– Banerji may well be correct. But the economy doesn’t always do what it’s told.
– "Where we are today, in any case, is not where we were supposed to be, according to the received wisdom back at the turn of the year," writes Alan Abelson in today’s issues of Barron’s. "Economically, the perfect storm was supposed to be followed by the perfect recovery… Obviously, things haven’t gone according to script…The recovery, alas, is proving far from perfect. In fact, such vital elements as employment, profits and capital investment still are far from robust, and that most definitely ain’t good."
Back in Paris…
*** Is America a great country, or what?
*** Not only do we have the world’s highest output of high tech military equipment…and the world’s greatest economy…in the weekend edition of the International Herald Tribune we also discover that we have the world’s greatest race relations!
*** David Ignatius, listed as Executive Editor of the paper, can’t help but wag a finger at the French following the Le Pen showing last week.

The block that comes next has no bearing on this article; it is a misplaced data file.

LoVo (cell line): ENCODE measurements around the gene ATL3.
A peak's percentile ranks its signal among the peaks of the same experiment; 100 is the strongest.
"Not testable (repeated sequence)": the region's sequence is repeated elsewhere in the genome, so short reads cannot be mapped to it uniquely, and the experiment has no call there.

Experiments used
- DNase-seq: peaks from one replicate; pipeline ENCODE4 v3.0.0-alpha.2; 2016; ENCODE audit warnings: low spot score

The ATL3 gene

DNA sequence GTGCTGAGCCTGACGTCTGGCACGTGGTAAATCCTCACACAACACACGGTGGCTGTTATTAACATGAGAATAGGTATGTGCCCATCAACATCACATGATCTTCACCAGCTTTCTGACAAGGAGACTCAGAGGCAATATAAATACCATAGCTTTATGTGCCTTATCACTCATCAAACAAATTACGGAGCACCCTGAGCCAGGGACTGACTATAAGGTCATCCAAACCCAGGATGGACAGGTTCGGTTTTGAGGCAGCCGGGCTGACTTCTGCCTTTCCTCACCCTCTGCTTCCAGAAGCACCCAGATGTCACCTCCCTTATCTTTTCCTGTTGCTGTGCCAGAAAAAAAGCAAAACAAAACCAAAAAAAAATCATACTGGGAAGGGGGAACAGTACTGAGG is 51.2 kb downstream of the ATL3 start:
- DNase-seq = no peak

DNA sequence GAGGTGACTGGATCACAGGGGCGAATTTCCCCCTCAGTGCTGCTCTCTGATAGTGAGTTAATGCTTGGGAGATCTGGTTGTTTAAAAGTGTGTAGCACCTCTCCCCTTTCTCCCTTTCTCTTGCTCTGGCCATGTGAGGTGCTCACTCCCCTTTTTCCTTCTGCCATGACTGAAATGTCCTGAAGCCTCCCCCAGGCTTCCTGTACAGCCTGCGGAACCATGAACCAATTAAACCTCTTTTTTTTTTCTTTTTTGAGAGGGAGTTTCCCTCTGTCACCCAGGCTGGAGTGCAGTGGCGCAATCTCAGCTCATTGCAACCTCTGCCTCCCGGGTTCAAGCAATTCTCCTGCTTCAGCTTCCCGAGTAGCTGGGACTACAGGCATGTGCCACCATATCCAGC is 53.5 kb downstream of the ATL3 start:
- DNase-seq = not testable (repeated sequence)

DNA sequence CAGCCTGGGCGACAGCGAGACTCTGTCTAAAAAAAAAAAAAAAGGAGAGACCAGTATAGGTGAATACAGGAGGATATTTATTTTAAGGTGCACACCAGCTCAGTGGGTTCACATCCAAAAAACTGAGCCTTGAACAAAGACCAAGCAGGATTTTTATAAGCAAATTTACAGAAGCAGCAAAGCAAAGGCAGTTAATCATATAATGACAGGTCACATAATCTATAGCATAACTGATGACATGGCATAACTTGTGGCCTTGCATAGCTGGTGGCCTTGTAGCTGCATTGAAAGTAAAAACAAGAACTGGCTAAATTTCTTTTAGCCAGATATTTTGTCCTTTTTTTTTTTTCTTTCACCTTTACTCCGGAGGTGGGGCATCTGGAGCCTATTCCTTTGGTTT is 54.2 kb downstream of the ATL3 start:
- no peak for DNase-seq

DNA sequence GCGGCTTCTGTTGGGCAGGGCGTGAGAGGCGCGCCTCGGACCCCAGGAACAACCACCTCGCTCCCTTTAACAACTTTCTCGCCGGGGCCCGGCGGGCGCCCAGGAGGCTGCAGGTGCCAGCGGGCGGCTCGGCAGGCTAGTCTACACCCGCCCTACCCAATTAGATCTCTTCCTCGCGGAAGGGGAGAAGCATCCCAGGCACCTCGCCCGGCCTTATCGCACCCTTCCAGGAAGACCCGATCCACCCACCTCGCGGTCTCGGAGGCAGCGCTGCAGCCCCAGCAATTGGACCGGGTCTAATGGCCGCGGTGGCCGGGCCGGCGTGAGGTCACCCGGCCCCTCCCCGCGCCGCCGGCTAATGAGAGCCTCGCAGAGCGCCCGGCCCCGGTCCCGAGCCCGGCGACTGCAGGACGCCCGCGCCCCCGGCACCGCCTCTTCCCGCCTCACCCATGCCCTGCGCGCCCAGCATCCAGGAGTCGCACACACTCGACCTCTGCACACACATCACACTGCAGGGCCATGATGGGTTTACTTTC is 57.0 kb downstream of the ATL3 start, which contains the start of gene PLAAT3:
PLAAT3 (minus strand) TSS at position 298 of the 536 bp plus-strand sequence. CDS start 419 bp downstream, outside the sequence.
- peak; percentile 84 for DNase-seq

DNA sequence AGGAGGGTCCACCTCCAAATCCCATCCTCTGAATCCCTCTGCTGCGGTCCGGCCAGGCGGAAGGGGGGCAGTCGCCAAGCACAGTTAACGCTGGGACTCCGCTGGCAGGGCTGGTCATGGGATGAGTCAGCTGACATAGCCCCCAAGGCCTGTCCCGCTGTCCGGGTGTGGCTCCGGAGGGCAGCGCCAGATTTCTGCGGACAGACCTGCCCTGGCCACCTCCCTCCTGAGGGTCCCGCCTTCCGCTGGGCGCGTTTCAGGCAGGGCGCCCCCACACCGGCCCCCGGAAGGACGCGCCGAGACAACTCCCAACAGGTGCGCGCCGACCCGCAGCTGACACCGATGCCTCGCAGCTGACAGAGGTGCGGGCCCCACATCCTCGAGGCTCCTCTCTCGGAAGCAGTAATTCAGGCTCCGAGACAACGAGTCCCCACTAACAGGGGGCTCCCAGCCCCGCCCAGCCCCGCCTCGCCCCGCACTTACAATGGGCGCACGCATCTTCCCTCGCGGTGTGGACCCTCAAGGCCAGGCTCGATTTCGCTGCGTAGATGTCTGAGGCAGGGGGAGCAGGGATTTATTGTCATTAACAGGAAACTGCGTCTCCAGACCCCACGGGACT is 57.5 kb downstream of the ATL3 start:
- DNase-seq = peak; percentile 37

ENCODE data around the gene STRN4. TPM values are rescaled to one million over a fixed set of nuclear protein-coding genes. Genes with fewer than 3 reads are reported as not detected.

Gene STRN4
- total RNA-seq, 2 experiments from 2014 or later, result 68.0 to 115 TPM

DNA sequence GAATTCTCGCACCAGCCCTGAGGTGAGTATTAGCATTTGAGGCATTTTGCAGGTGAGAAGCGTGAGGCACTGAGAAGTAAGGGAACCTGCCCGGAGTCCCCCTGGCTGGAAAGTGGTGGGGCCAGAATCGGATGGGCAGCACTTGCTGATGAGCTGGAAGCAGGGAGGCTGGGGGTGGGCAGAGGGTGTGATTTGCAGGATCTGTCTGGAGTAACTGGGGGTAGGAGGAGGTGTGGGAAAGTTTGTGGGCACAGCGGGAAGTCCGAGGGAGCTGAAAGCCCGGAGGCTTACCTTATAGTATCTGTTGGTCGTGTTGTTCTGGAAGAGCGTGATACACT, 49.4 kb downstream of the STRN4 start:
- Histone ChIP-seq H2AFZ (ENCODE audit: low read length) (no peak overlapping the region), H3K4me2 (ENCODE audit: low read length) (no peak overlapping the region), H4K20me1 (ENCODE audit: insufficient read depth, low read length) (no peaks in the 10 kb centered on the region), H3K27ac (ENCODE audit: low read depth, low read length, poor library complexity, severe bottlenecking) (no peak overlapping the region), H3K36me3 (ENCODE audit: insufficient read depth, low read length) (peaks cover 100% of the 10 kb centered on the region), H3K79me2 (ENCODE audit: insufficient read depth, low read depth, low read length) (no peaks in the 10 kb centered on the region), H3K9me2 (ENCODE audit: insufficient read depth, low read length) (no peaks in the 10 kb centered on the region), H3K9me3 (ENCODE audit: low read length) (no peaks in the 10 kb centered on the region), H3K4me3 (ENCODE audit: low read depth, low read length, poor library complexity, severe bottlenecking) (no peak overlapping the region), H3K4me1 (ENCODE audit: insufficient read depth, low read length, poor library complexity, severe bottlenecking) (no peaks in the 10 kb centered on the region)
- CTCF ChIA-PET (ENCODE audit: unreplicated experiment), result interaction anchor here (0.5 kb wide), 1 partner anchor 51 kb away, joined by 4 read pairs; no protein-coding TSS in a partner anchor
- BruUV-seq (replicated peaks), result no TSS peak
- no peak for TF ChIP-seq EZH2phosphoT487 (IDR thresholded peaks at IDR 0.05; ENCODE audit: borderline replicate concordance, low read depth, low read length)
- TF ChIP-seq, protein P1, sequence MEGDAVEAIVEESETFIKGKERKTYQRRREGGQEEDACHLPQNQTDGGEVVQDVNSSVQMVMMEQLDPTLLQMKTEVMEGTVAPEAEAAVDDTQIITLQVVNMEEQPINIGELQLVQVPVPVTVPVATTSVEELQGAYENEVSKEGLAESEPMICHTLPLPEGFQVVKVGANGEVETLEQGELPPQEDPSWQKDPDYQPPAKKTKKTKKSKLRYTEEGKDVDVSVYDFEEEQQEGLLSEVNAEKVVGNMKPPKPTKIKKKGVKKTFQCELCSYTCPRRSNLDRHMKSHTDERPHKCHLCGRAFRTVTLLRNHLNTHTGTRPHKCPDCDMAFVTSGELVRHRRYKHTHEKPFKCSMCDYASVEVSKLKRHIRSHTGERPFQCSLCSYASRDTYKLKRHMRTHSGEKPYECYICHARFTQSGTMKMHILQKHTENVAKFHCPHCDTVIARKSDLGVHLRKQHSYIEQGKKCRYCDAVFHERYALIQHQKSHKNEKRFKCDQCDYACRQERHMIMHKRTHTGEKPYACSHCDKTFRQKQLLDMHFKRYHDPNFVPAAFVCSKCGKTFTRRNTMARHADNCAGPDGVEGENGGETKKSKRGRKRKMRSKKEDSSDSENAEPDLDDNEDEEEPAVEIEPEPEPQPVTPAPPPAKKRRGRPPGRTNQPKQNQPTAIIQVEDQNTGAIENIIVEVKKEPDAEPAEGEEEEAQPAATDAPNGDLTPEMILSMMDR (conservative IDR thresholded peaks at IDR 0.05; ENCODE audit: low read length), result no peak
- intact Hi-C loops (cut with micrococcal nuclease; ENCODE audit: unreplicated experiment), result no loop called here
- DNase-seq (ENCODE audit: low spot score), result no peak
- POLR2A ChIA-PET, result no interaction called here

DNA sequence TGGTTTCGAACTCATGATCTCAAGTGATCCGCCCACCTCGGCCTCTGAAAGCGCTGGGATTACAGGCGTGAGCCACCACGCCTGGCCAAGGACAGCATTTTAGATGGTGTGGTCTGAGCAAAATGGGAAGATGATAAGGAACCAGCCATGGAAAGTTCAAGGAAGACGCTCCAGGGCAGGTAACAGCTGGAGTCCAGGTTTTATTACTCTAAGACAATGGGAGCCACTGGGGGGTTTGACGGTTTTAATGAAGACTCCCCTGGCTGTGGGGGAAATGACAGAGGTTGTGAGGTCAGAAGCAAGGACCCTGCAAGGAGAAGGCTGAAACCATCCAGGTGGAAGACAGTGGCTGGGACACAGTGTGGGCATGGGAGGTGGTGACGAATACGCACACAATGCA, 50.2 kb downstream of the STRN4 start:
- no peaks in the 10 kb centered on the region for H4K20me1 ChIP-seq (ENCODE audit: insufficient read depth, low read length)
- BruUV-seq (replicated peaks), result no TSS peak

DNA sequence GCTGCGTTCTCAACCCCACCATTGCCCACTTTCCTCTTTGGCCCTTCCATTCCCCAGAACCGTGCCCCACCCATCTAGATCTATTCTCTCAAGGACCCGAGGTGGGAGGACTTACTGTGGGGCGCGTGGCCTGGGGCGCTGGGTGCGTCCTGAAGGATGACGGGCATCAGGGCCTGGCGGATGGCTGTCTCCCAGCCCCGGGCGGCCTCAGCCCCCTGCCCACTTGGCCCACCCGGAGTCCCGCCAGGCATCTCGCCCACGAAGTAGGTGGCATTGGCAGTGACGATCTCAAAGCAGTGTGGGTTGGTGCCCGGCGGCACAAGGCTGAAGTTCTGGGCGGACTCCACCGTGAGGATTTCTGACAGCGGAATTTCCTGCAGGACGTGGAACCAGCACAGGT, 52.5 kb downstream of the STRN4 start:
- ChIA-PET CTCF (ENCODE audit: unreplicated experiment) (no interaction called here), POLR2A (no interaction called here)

*** "America’s cities were burning in 1968," he notes, "much as the flames of post-colonial rage and neglect are burning now on some weekends in suburbs of Paris… But unlike America in 1968, France isn’t making a serious effort to address racial problems."
*** France, Ignatius complains, is colorblind. The poor dumb French treat everyone alike, not even collecting statistics by race or religion. "France’s official race blindness, coupled with its ultra-meritocratic educational system," he says, have blocked efforts to give one race privileges at the expense of others.
*** In French schools, and in public employment, people who do well on tests get ahead. But in America, people often can get ahead just because of the color of their skin. "Affirmative action helped make America feel like an ‘opportunity society’ for minorities," he explains. His conclusion: French intellectuals should stop "beating their breasts" and begin creating an "opportunity society" just like ours.